Holloway takes world 110m hurdles title as McLeod tumbles


The 22-year-old American -- the world leader this season -- timed 13.10 seconds having led from the start.

Sergey Shubenkov, world champion in 2015, took silver in 13.15sec whilst Frenchman Pascal Martinot-Lagarde finished third in 13.18sec.

- Mayer trailing -                  
The opening rounds of the decathlon meanwhile saw France's reigning world champion and world record holder Kevin Mayer battling Canadians Damian Warner and Pierce LePage in the multi-discipline event.

Mayer opened the defence of his title with a personal best in the 100m, clocking 10.50sec to grab 975 points. 

The Frenchman followed it with a season's best leap in the long jump before erupting in celebration after launching a throw of 16.82m in the shot put.

After five events, however, Warner is in the gold medal position with 4,513 points, with LePage just behind on 4,486pts.

Mayer remains firmly in contention with 4,483pts heading into Thursday.

In the heptathlon, Britain's Katarina Johnson-Thompson is locked in a thrilling duel with Belgium's reigning Olympic and world champion Nafissatou Thiam.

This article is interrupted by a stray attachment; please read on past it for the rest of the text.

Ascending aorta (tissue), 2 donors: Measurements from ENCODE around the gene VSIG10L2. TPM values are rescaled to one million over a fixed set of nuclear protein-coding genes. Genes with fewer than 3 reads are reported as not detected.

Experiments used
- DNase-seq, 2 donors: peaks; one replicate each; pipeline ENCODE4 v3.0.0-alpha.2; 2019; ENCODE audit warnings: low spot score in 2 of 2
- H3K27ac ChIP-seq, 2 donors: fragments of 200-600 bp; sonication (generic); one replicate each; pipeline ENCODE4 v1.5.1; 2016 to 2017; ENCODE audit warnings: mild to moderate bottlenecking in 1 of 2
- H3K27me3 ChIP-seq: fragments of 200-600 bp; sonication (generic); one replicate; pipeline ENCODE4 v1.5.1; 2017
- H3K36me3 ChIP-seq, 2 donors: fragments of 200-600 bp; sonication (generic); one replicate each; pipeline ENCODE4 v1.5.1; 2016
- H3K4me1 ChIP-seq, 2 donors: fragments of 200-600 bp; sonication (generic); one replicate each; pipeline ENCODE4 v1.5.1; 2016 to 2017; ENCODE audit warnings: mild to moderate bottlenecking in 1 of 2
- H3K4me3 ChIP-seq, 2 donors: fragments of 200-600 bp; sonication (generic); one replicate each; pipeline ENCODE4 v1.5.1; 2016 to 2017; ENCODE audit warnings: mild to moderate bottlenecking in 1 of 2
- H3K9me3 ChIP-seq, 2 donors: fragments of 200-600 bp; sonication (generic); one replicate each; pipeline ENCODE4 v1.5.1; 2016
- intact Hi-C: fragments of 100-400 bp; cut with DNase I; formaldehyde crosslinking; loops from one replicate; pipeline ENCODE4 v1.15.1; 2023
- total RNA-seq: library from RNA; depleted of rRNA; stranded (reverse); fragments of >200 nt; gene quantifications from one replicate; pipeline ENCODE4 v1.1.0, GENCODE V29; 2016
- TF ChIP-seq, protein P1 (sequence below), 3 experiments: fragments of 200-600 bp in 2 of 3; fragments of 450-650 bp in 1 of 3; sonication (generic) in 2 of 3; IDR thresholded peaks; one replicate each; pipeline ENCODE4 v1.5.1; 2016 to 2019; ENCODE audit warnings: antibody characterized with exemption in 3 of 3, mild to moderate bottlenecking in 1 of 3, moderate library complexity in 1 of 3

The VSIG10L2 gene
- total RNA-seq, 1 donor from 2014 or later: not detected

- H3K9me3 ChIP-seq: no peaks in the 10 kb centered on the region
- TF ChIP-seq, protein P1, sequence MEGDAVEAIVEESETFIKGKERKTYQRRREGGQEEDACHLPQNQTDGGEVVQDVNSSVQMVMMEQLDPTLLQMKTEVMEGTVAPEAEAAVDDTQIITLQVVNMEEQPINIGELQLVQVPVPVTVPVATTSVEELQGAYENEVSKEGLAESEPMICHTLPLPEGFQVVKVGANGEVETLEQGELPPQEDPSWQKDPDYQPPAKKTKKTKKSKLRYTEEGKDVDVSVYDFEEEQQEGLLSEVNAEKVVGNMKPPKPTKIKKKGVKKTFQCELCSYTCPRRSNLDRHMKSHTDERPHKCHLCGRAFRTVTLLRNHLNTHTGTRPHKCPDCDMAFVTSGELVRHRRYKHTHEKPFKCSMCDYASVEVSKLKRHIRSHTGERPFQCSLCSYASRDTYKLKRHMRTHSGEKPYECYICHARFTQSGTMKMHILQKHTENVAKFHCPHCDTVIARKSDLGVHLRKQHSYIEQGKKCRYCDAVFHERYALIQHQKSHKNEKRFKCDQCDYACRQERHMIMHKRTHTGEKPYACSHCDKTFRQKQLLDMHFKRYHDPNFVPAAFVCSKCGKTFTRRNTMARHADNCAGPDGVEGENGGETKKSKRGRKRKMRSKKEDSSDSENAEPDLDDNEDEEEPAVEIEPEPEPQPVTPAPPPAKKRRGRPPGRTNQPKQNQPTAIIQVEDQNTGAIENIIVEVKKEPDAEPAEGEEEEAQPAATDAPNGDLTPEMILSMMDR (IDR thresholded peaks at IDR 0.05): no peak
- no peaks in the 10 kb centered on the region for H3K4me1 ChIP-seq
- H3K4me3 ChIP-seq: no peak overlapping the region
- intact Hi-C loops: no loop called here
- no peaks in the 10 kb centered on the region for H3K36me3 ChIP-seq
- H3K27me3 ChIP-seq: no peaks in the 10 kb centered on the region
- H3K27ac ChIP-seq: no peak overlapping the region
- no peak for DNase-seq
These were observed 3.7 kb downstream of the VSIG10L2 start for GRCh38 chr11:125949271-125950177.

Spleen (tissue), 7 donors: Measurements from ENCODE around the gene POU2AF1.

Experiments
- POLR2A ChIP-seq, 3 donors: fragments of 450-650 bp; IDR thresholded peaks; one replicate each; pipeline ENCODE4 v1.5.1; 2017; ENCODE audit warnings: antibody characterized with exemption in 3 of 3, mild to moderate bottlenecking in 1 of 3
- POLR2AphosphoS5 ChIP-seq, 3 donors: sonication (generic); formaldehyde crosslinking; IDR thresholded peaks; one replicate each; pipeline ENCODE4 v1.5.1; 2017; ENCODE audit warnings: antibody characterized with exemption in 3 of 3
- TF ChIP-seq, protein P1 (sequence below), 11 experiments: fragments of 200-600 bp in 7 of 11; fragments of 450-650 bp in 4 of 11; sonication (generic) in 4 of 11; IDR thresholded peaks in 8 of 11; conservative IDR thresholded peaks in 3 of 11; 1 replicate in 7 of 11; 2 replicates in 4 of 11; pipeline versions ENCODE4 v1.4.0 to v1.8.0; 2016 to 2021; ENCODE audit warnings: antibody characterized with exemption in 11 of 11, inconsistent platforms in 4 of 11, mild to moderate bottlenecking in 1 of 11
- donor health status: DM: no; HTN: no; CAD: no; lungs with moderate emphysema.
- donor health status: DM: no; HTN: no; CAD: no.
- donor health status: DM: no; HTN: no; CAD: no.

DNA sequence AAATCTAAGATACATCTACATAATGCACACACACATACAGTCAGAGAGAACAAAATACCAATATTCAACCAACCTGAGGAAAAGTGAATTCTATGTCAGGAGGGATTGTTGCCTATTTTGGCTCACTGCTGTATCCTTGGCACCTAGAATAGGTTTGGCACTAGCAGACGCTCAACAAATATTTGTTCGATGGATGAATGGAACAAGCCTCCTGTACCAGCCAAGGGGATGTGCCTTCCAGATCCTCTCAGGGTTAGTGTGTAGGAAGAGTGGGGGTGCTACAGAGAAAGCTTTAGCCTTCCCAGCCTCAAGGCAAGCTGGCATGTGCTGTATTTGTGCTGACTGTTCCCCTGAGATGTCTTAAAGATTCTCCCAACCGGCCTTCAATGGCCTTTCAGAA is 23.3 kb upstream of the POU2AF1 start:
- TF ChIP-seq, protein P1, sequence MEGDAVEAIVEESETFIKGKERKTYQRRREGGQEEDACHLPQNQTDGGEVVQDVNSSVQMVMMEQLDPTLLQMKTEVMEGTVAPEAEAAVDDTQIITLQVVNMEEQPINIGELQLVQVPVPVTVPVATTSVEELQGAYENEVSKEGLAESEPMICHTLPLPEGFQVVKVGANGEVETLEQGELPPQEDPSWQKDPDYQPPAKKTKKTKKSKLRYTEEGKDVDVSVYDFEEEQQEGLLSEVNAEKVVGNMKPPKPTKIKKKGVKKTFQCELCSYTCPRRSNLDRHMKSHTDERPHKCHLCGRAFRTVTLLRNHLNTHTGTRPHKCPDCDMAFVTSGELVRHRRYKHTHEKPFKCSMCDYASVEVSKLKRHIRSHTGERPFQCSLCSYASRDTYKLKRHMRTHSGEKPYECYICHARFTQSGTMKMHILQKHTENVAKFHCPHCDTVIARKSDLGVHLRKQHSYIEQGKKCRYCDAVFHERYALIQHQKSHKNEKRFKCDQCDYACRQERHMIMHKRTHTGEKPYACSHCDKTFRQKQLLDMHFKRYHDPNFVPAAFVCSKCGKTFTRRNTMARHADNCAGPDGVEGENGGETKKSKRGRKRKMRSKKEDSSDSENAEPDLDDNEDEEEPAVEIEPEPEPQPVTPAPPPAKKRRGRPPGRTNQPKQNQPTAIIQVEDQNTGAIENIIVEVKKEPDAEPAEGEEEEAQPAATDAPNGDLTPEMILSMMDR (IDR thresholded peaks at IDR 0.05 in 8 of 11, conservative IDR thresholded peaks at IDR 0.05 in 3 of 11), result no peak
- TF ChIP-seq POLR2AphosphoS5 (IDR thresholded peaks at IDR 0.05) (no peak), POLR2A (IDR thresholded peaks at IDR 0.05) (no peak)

Johnson-Thompson recorded personal bests in the shot put and 100m hurdles as well as a season's best of 23.08sec in the 200m to finish the day on 4,138 points.

With the final three of seven disciplines remaining, Johnson-Thompson leads Thiam by 96 points.

The competition concludes on Thursday with the long jump, javelin and 800m. 

Thiam will aim to eat into Johnson-Thompson's lead in the javelin, which is traditionally one of her British rival's weaker events.

Elsewhere Wednesday, the men's 400m witnessed a shock with Michael Norman, the world's fastest man over the distance this year, bowing out in the semi-finals.

Norman, 21, trailed home last in his semi-final with a time of 45.94sec.

Norman later revealed he had been struggling with a mystery injury to the lower half of his body for the past two months.

"My body gave me warning signs today and I listened to them and made the executive choice to slow down instead of risking injury," he told reporters.

"I've always approached each new challenge as it presented itself. Today my body got the best of me."